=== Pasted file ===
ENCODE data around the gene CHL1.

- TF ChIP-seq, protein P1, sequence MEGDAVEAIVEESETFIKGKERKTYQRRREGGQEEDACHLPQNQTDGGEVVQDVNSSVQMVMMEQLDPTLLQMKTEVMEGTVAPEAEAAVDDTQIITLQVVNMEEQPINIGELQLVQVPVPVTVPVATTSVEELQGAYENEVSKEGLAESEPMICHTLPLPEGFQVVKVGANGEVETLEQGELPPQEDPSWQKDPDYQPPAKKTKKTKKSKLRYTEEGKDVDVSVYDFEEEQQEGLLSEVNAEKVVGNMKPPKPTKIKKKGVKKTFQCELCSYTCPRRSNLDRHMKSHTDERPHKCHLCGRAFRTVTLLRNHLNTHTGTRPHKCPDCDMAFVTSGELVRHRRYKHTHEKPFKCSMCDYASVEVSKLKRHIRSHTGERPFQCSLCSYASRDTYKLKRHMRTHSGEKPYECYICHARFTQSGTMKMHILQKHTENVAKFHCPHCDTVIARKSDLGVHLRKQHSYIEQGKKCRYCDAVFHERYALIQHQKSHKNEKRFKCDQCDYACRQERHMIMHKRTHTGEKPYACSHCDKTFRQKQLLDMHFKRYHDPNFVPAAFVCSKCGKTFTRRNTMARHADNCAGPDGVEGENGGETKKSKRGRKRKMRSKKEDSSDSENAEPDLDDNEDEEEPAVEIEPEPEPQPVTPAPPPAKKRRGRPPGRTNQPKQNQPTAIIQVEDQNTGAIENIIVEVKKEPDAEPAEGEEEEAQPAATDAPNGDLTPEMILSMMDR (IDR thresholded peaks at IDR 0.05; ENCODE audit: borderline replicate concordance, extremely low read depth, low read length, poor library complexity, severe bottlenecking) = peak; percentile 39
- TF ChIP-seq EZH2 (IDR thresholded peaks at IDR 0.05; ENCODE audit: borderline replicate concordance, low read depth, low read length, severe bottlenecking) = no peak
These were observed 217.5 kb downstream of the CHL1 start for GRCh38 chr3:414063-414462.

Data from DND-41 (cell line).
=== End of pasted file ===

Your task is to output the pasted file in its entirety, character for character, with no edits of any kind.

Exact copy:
ENCODE data around the gene CHL1.

- TF ChIP-seq, protein P1, sequence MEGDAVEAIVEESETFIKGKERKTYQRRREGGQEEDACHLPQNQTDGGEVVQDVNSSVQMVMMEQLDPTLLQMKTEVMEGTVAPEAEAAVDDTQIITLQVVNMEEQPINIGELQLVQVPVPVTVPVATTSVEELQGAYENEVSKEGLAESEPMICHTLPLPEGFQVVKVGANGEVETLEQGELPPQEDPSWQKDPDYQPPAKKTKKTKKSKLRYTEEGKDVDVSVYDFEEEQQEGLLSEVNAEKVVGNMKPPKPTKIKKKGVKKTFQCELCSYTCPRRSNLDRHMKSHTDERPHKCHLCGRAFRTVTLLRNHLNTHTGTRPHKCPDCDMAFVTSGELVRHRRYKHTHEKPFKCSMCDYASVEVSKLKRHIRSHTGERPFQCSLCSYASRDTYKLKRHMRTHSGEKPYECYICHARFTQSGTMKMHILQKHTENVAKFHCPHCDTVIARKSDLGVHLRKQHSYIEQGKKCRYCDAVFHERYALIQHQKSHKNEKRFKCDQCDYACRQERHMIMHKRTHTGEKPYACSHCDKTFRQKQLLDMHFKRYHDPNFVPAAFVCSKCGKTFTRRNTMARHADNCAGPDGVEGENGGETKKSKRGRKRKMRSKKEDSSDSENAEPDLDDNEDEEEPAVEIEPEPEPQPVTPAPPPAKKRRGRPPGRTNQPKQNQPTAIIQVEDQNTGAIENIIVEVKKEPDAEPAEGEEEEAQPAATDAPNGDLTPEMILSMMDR (IDR thresholded peaks at IDR 0.05; ENCODE audit: borderline replicate concordance, extremely low read depth, low read length, poor library complexity, severe bottlenecking) = peak; percentile 39
- TF ChIP-seq EZH2 (IDR thresholded peaks at IDR 0.05; ENCODE audit: borderline replicate concordance, low read depth, low read length, severe bottlenecking) = no peak
These were observed 217.5 kb downstream of the CHL1 start for GRCh38 chr3:414063-414462.

Data from DND-41 (cell line).